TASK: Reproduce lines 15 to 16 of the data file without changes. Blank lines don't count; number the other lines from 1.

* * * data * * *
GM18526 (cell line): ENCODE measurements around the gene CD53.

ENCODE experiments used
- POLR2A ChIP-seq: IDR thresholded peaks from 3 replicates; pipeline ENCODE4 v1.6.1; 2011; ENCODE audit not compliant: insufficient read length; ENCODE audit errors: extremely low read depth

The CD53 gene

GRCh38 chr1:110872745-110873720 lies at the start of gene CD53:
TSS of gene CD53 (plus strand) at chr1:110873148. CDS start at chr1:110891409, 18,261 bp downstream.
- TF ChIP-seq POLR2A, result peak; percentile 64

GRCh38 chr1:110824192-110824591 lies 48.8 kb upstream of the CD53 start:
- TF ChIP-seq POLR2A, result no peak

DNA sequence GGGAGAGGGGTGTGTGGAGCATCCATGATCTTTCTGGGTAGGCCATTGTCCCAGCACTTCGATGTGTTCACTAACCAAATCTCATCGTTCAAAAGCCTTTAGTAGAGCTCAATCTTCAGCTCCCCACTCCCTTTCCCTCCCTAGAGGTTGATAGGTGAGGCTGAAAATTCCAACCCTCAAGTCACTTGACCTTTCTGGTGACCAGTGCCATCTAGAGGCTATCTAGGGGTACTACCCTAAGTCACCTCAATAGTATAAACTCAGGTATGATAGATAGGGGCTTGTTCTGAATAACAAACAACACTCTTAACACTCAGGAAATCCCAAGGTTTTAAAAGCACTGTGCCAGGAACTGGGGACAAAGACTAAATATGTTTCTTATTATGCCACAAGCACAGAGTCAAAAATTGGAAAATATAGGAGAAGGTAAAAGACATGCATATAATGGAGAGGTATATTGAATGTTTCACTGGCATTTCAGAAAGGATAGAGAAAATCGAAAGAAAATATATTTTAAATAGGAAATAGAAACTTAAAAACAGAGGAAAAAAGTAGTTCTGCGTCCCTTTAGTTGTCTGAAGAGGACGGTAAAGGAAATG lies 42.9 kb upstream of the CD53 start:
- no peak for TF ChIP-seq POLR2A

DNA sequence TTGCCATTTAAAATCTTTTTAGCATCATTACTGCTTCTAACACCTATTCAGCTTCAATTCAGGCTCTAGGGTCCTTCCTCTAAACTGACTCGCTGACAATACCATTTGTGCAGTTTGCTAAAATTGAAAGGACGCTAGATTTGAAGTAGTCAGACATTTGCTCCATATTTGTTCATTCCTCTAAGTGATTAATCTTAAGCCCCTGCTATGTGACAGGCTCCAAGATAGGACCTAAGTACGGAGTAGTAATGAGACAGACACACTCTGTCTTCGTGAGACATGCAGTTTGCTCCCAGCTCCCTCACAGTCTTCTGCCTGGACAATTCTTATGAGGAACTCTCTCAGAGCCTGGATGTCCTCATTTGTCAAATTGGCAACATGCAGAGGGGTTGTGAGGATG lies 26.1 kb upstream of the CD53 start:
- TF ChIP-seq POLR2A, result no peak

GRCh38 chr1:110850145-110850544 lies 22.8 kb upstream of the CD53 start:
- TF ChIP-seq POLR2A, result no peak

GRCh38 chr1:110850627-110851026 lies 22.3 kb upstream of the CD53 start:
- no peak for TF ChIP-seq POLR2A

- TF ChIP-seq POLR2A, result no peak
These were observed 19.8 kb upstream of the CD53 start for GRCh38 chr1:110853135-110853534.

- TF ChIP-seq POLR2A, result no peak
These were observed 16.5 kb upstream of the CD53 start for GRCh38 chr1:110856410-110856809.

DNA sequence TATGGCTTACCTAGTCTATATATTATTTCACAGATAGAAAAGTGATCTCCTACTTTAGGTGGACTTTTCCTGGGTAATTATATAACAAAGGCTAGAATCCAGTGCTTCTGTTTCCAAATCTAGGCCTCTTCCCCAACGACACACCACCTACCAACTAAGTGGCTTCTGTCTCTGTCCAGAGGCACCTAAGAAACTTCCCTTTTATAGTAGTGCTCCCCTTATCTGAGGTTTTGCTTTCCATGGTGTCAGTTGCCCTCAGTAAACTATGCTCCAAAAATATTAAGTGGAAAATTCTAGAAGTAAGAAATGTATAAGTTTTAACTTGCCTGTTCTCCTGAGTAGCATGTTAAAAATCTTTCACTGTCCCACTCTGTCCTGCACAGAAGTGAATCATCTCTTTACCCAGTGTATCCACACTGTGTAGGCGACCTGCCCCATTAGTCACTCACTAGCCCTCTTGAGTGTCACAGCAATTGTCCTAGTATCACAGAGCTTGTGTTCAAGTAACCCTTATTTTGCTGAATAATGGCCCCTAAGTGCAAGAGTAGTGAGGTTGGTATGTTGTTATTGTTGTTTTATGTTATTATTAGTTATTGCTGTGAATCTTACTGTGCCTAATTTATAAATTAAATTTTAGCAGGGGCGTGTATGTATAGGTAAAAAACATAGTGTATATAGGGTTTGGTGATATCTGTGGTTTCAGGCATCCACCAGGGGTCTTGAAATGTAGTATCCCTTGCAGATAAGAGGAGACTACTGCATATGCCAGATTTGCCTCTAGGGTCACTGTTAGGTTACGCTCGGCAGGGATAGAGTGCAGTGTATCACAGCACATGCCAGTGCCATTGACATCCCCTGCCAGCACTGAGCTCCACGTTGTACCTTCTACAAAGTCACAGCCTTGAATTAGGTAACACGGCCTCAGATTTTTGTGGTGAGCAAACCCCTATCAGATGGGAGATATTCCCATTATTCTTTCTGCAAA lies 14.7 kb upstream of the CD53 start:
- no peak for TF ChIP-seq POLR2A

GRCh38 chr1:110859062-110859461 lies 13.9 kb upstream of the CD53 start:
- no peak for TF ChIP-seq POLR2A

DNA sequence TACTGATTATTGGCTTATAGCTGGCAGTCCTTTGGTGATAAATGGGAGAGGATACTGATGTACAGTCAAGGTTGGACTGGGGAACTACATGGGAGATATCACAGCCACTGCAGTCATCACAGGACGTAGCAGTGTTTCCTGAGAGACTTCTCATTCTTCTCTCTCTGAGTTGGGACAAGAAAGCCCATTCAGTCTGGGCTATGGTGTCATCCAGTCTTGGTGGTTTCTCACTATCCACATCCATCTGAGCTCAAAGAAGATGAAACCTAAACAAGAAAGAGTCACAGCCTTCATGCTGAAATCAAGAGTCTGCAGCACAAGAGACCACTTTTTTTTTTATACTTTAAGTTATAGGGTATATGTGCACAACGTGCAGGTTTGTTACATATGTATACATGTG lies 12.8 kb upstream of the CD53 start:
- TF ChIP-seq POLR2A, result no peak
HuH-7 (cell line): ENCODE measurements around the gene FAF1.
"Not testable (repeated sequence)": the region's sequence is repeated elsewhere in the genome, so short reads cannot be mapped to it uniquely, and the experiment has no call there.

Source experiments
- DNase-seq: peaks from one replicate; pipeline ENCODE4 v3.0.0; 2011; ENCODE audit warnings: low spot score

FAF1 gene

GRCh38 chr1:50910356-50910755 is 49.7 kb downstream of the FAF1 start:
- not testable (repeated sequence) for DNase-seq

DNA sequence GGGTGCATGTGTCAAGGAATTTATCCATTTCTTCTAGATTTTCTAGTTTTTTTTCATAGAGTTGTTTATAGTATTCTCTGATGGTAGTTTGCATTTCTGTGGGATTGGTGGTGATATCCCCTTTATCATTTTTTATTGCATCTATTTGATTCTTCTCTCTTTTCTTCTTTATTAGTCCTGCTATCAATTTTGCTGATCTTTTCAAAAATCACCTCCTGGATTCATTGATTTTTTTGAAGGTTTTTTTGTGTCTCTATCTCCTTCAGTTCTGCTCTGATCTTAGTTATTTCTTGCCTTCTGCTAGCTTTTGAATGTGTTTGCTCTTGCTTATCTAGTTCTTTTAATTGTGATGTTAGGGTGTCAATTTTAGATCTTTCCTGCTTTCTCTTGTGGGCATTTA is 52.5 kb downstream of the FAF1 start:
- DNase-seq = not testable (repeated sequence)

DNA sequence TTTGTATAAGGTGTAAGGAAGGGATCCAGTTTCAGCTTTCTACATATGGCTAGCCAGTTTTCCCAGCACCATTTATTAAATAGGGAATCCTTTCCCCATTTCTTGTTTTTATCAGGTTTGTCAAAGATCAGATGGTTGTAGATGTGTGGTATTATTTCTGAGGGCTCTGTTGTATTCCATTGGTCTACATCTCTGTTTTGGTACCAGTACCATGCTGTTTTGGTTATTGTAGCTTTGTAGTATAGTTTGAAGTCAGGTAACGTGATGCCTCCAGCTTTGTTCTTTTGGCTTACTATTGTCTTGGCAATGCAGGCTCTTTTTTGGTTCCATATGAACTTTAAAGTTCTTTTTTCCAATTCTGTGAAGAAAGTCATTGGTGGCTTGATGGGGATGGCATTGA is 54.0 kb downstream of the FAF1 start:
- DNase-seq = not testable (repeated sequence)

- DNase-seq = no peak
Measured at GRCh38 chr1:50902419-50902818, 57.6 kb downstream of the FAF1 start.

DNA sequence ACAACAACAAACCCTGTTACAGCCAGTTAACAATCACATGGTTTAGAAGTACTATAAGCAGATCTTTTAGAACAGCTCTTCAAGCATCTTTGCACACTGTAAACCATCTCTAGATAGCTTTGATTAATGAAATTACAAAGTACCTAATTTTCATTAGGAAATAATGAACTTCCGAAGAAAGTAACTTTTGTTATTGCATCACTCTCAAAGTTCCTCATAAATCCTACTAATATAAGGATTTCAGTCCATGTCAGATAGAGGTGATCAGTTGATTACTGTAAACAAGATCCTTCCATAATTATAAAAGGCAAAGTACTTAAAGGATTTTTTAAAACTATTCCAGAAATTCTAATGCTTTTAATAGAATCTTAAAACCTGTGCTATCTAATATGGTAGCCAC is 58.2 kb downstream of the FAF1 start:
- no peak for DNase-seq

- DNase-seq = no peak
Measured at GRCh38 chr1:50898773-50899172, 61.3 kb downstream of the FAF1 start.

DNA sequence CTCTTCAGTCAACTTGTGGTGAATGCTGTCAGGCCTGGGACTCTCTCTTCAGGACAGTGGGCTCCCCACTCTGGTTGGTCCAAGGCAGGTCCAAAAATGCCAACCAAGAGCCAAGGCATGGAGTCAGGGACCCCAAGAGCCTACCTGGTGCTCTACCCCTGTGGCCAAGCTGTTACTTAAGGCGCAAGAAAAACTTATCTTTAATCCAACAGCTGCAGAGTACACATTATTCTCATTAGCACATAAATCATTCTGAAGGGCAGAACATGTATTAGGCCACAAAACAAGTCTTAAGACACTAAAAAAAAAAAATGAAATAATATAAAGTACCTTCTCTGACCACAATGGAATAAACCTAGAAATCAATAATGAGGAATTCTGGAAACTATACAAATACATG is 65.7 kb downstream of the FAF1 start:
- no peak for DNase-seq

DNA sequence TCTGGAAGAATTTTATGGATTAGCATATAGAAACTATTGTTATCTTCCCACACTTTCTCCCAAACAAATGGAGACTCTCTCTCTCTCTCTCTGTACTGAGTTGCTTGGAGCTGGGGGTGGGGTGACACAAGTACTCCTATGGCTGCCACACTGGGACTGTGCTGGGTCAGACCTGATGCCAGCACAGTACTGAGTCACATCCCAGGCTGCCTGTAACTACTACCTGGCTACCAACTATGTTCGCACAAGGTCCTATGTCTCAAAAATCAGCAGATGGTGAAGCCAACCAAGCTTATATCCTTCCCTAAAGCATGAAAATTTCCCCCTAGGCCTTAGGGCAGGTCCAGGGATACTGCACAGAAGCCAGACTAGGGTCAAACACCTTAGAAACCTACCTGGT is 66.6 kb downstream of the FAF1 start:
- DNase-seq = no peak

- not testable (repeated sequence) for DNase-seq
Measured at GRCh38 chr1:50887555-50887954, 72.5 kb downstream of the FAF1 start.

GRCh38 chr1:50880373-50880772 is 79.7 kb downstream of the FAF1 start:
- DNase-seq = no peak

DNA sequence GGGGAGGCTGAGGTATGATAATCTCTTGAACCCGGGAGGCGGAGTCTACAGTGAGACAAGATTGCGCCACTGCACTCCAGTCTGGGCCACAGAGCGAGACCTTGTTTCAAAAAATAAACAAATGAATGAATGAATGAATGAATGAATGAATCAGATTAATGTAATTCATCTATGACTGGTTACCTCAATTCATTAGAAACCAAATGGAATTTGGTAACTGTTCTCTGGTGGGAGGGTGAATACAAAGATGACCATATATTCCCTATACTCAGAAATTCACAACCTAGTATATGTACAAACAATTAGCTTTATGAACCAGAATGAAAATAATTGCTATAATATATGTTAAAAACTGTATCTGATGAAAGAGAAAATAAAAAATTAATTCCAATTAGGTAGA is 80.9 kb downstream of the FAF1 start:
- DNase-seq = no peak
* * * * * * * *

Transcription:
- TF ChIP-seq POLR2A, result no peak

GRCh38 chr1:110850627-110851026 lies 22.3 kb upstream of the CD53 start: